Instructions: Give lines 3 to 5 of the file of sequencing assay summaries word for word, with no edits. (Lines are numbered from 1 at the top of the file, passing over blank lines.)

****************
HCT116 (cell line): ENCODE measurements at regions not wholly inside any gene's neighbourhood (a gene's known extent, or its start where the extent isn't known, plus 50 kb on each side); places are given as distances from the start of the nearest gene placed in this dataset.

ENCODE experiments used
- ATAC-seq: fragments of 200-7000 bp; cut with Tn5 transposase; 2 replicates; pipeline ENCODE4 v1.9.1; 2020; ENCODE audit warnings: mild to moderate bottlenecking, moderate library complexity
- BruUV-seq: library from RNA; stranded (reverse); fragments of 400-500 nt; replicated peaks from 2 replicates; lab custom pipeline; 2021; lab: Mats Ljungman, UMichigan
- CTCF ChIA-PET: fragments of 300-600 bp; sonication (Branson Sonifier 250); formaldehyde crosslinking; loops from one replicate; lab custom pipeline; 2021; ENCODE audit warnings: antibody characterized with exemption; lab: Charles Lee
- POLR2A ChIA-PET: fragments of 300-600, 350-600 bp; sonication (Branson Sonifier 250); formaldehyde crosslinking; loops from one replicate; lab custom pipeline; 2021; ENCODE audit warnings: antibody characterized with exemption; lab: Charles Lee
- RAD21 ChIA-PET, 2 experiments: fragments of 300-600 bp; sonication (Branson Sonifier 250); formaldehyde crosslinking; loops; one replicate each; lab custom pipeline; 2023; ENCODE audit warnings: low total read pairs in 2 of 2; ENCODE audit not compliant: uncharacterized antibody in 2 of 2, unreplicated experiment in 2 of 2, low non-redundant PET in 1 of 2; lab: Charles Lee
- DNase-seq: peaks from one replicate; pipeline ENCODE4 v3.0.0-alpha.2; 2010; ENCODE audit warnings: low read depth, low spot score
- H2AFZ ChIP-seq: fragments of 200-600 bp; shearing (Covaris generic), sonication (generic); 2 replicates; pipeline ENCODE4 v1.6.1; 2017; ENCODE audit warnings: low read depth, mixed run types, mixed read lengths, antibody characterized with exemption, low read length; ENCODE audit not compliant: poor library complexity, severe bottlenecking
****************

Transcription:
- ATAC-seq: fragments of 200-7000 bp; cut with Tn5 transposase; 2 replicates; pipeline ENCODE4 v1.9.1; 2020; ENCODE audit warnings: mild to moderate bottlenecking, moderate library complexity
- BruUV-seq: library from RNA; stranded (reverse); fragments of 400-500 nt; replicated peaks from 2 replicates; lab custom pipeline; 2021; lab: Mats Ljungman, UMichigan
- CTCF ChIA-PET: fragments of 300-600 bp; sonication (Branson Sonifier 250); formaldehyde crosslinking; loops from one replicate; lab custom pipeline; 2021; ENCODE audit warnings: antibody characterized with exemption; lab: Charles Lee